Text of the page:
Your QRN Noise S meter Reading
My Kenwood TS-440S receiver has an S-7 S meter noise floor reading across the HF bands. Could we do a survey of club members to record their local S meter noise levels? Local AC power line AM noise sources limit our natural HF receiver noise sensitivity levels. Is an FM modulation our only recourse?
My noise floor is not nearly so high. I have the Kenwood TS-570D. At the moment if I turn on the 40m pre-amp I can get the noise up to S-5. Without, its considerably lower, and of course on 30-10 meters it is much lower too.
Bad Powerline insulators,connections
sorry to hear you have high QRN problems. Mine seem to come and go mostly on 20m.
I just helped K3BEQ build and install a 60m slopper dipole. For three days he was working 60m well. Then the QRN went to S9+20 across the band. I drove over with my HF rig in my truck, listening as I drove around his neighborhood. Very high QRN but found where it was super high. A power pole just block from his QTH that had a pole pig transformer. We noted the power pole number and called his ham friend that contracts for Pepco noise problems. He will be out soon to isolate down to the bad connection and put in a repair work order.
I suggest that you turn off/unplug as much as you can inside the house. Wall warts are notorious for generating QRN. Also florescent lights and space heaters. If then you still haven't found it, I'll drive my truck around your neighborhood and see if we can spot it. Make a list of signal levels on each band including broadcast AM and FM. This will help so I only have to hunt on one band.
Neighborhood QRN Test
Jim: I'm following up on all your tips to identify my S-7 noise level. I have previously turned the main house AC power breaker off and run the transceiver on battery power with inconclusive results. However a portable AM radio still detected high AM noise around the large service entrance power cables leading in from the power meter (West side of house).
Next, I am going to run the transceiver off a good spare car battery I have while sitting in my truck (engine off) 60 feet from the East side of my house and hooked directly to my 20 meter dipole antenna hung 30 feet off the ground (overhead) to have a comparison reading if you end up driving your truck around my neighborhood. I'll let you and the club know the results in about 2 weeks or so. Thanks for the response, Bob Weber WA2MQK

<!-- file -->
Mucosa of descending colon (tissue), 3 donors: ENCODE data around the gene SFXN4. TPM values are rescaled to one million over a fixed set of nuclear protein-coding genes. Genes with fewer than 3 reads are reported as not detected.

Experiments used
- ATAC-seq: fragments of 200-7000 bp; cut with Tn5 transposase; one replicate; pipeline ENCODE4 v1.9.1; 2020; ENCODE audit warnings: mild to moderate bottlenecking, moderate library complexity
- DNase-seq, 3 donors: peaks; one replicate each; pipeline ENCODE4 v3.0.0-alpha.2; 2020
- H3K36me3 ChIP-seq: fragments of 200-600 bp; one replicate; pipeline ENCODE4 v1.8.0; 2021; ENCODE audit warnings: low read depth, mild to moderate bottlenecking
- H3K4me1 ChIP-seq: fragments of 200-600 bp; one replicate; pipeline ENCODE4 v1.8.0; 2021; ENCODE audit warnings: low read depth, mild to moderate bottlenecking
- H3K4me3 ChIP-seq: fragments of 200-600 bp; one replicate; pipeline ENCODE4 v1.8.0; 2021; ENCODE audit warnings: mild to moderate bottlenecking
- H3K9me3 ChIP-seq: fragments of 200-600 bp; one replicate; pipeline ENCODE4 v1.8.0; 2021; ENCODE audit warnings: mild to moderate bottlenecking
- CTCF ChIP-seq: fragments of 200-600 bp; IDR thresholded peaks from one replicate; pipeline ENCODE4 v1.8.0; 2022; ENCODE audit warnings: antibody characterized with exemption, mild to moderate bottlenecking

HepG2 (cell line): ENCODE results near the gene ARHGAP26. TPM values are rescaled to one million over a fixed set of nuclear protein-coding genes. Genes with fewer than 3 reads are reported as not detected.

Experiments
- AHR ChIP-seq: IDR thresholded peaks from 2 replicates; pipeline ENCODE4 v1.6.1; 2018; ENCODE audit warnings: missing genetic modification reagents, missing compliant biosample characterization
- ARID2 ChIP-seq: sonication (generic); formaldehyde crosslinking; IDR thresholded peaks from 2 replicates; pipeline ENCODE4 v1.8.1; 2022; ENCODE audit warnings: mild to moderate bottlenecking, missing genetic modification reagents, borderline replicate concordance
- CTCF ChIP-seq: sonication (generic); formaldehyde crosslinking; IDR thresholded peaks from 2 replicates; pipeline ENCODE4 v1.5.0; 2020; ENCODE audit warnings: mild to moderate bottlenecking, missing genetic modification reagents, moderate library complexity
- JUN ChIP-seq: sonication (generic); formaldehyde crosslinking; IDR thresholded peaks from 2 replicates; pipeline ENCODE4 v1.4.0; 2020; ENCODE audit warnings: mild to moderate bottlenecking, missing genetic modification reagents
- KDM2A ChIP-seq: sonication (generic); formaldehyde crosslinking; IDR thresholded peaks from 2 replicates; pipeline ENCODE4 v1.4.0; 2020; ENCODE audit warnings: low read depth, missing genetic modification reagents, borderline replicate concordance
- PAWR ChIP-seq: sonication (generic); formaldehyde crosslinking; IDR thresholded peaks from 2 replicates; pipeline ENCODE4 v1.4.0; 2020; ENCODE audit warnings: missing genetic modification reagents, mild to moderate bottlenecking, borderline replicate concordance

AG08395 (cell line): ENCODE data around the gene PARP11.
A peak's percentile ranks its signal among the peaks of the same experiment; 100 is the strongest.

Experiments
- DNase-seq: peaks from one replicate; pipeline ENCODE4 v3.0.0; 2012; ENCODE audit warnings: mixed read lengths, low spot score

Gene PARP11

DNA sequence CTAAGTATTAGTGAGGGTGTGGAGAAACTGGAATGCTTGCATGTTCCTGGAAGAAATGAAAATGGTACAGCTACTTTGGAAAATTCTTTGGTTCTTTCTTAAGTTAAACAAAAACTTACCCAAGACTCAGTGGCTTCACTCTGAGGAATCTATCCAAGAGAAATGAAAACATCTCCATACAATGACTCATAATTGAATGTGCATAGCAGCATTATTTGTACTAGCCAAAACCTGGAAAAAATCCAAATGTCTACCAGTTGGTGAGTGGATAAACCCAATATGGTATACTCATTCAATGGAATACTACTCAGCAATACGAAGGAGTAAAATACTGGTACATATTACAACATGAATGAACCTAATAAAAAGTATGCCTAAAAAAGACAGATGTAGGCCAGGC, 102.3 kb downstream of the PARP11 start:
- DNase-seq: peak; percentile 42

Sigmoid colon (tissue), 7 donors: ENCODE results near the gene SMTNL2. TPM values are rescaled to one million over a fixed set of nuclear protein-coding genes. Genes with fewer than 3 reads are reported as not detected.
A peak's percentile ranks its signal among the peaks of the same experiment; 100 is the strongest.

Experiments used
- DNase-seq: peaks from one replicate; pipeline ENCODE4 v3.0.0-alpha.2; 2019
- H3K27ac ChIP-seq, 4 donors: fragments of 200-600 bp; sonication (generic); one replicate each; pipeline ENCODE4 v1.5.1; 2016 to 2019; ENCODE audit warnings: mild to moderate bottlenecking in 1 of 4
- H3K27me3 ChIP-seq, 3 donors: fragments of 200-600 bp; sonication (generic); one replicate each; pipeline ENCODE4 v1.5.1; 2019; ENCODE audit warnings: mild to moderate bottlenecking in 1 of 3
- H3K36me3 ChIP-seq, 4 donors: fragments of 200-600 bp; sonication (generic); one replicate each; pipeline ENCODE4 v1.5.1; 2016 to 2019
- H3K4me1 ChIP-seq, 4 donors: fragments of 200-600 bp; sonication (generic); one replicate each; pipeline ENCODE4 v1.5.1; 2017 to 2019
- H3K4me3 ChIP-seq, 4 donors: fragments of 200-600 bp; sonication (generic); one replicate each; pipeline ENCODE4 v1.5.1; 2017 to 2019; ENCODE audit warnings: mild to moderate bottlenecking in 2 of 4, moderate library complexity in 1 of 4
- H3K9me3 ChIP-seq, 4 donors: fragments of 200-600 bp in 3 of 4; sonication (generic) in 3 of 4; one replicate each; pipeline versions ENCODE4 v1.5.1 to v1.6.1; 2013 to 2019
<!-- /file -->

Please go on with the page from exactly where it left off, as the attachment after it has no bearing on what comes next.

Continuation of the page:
Neighborhood QRN Test
Keith: You and Jim (N3ADF) have given me good info to plan my next QRN noise test parked in my truck next to my house. Your S-meter readings sound at least five S units lower than mine (no RF pre-amps or attenuators switched in). So if one S unit equals 6 dB, my QRN is 5x6=30db (1,000 times the power) of your QRN! That wipes out a lot of signals in my receiver. I plan a basic signal sensitivity check of my receiver, but with the antenna connector terminated in a 50 ohm dummy load, my S meter reads essentially zero S units across the HF bands (as opposed to the S-7 reading with a 20 meter dipole antenna). Thanks for the response and I will keep you informed of further neighborhood testing. Bob Weber, WA2MQK
You have a local noise source. And will want to find it and fix it. You want a directional antenna, for 40 meters build a ferrite rod or shielded loop antenna. DF the noise source by triangulation... it can be a challenge. There can be more than one source and you find the loudest first, then the next loudest, etc. Hopefully it will all locate in your property and you will not need to get the neighbors involved.
Good luck with the project!